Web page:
They are also hot topics in the ongoing debate about the potential benefits and harms of e-cigarettes and their regulation.The authors of the new review, who work at Aberdeen Royal Infirmary in the United Kingdom,vladdin say that their aim is to inform this discussion.
The Journal of the Royal College of Physicians of Edinburgh has now published a paper on their findings."Fewer people," says corresponding study author Abhi Mathur, of the Department of Respiratory Medicine, "are smoking conventional tobacco cigarettes and more people are vaping."
E-cigarettes are battery-operated devices that people use to inhale, or vape, substances — one of which is nicotine. There are several types across hundreds of brands, and the market is growing.Conventional cigarettes also deliver nicotine into the lungs through inhalation of tobacco smoke. However, they also deliver toxins such as tar and carbon monoxide deep inside the lungs.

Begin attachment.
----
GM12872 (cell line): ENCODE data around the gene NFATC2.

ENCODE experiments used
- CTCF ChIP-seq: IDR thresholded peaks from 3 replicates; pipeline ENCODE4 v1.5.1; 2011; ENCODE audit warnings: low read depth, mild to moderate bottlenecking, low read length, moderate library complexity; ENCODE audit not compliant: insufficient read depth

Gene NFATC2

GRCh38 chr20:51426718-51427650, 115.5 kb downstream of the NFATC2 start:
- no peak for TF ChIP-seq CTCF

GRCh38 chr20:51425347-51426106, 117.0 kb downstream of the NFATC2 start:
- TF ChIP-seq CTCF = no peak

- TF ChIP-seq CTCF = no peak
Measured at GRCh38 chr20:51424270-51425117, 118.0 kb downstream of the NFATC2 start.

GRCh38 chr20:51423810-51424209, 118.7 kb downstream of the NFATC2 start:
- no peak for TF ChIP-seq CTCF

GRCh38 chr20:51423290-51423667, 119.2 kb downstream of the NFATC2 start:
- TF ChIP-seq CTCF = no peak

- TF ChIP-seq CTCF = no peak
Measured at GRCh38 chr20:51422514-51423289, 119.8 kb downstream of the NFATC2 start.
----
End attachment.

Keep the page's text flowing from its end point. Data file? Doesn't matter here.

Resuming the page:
Vaping does introduce some of the harmful substances that accompany cigarette smoke into the body, but research suggests that the levels present in e-cigarettes are much lower.u2022eney7485yyWEEEEDDTop Searches - Trending Searches - New Articles - Top Articles - Trending Articles - Featured Articles - Top Members
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